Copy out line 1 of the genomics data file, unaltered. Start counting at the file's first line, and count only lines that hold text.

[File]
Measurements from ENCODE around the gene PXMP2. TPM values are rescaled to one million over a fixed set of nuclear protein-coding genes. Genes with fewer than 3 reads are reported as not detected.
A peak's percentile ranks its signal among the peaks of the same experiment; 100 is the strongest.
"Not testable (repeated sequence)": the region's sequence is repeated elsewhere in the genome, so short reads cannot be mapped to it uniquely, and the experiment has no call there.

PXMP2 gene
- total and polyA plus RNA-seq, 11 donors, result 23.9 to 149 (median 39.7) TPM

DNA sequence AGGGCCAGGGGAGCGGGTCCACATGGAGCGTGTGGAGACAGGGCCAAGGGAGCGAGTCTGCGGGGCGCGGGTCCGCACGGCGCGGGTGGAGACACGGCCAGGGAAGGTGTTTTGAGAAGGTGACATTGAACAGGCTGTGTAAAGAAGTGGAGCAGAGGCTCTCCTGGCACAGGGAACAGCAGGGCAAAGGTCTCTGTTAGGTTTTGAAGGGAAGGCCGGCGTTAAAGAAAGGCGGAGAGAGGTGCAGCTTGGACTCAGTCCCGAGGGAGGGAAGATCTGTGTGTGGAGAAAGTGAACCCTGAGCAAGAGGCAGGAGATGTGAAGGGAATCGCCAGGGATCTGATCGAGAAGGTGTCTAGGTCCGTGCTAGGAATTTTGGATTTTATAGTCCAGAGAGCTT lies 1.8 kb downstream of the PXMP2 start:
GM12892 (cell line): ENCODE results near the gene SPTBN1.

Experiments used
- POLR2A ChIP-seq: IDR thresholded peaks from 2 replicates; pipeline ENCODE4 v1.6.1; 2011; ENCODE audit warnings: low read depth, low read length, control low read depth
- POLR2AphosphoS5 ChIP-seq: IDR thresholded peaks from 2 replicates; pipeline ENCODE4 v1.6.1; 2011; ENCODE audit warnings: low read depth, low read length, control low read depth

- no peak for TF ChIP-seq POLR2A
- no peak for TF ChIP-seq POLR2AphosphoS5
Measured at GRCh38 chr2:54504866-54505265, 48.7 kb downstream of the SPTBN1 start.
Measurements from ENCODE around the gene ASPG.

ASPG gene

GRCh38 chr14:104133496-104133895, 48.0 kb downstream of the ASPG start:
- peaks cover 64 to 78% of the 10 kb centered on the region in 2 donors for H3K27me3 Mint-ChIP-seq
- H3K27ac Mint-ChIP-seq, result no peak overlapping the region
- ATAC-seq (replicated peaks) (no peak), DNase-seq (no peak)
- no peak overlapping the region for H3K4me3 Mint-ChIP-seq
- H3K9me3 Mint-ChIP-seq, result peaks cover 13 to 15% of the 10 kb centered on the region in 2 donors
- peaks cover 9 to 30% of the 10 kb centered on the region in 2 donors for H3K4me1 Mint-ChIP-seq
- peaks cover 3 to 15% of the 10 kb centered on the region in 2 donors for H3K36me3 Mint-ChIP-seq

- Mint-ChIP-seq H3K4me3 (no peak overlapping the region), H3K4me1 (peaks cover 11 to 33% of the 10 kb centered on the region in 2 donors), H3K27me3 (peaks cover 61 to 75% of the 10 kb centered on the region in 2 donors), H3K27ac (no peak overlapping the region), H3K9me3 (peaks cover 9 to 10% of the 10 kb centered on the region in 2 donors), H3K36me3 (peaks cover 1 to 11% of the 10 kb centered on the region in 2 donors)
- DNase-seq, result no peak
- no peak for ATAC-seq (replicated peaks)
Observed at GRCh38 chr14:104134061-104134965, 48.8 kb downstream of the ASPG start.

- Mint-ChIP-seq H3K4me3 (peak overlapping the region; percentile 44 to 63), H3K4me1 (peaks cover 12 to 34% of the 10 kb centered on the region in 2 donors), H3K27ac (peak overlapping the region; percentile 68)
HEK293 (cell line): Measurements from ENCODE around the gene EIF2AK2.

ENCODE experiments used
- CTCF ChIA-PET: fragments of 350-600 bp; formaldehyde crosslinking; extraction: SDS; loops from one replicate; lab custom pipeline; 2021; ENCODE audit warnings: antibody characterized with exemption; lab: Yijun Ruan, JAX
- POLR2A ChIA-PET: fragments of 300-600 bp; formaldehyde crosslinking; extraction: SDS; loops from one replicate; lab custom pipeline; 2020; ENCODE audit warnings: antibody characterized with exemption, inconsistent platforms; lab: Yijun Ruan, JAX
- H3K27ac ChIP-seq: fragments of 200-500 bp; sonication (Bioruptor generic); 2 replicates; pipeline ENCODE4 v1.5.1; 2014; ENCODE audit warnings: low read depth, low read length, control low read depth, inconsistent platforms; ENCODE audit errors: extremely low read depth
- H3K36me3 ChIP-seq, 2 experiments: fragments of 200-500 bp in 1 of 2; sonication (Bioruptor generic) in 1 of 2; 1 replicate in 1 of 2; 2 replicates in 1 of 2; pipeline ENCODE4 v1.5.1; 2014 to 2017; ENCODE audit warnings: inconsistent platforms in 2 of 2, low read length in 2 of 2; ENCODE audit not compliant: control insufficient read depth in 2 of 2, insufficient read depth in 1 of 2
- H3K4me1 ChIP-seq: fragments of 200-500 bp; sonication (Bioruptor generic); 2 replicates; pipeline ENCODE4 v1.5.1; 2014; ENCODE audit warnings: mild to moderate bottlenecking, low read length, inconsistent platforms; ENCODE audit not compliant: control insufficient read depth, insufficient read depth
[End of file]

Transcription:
Measurements from ENCODE around the gene PXMP2. TPM values are rescaled to one million over a fixed set of nuclear protein-coding genes. Genes with fewer than 3 reads are reported as not detected.